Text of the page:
The Central Plaza within Fort Santiago called Plaza de Armas was used as open space for military drills, marches, and arms. Photograph by Chris Clemente
Culture Spotlight

IN PHOTOS: The best time to go to Intramuros now is after dark

The historic Walled City evokes a majestic experience via a night tour. Here’s a walkthrough of the City from dusk. 
Chris Clemente | Feb 29 2020

Fort Santiago recently opened their gates to the eerie dungeons, and everybody who has Instagram has been raving about it. But Intramuros has so much to offer as well for the romantics. At 5 o’clock, the sky starts to dim and the lights around the Fort are turned on— signifying to millennials that the magic hour has begun.

Click on the arrows for slideshow

View of Manila above the dungeons 

Inside Plaza San Luis

San Agustin Church

The cobblestone streets of Plaza San Luis are also a photogenic spot that youngsters frequent.

President’s Gallery

Plaza de Sto. Tomas and the Monuments to Miguel de Benavides and the Alumni of the University of Sto. Tomas in the Congress of Malolos of 1898.

The Manila Cathedral inside Plaza Roma, the principal square of Intramuros, is just a short walk from Fort Santiago.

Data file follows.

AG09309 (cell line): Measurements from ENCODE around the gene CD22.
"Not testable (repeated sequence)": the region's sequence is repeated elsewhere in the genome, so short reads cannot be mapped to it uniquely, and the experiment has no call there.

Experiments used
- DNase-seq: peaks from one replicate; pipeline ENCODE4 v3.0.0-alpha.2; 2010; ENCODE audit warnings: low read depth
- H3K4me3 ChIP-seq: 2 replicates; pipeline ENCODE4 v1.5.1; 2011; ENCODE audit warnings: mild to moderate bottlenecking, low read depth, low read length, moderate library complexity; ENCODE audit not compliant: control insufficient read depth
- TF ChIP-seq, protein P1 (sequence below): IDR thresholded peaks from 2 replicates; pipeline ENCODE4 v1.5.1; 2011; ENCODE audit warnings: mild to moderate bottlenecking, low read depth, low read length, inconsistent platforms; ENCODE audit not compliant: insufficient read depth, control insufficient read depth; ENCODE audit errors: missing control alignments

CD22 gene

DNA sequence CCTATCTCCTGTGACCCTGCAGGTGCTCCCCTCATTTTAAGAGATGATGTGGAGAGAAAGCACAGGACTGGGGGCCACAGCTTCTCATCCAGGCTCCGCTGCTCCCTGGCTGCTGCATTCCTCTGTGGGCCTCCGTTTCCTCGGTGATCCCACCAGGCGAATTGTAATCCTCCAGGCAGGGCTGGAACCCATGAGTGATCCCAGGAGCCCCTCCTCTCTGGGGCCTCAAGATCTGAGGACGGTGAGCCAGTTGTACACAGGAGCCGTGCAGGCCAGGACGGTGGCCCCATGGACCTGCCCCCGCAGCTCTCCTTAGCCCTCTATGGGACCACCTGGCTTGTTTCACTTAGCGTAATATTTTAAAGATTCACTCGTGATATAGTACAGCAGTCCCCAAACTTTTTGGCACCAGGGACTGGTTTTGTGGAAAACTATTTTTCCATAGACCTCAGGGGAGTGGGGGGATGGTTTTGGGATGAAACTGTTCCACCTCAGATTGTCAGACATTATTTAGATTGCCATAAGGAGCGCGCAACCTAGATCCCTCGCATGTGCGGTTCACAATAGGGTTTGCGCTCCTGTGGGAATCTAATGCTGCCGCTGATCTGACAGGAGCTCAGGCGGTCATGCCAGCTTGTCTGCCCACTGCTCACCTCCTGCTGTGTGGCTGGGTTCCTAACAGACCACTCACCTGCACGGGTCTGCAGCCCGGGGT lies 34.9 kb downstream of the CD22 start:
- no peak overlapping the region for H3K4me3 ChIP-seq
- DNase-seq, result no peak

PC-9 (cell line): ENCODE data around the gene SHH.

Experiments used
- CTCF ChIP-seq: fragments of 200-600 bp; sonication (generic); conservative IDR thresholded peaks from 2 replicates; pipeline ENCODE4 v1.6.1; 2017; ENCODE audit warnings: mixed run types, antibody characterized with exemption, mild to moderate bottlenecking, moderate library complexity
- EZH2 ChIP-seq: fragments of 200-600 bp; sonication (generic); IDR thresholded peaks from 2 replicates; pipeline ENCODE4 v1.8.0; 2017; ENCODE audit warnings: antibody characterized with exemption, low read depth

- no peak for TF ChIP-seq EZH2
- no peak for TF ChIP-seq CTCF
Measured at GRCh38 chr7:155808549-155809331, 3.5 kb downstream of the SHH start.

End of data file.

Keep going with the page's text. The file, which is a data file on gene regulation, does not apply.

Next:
Ruins of American Barracks

Plaza de Armas

Exiting Fort Santiago

Walkway leading to Plaza de Armas

Still part of the Baluarte de Santa Barbara, this dungeon was built for storage of arms and gunpowder, and was later on converted to a prison facility. The 600 decomposing bodies that were buried under the White Cross were discovered here.

Inside Plaza San Luis

Known as the Manila Arsenal during the American occupation, the Baluartillo de San Francisco Javier served as the military barracks by the Japanese Imperial Army during the 2nd World War.

The Baluarte de Santa Barbara (iMake History Fortress LEGO Education Center) houses landmarks made using LEGO.  

Wooden frames have been put up for capturing Instagram-worthy moments.

Ruins of the American Barracks, where then-Senator Elpidio Quirino was imprisoned for 16 days.

 

Photographs by Chris Clemente

 

You may also like: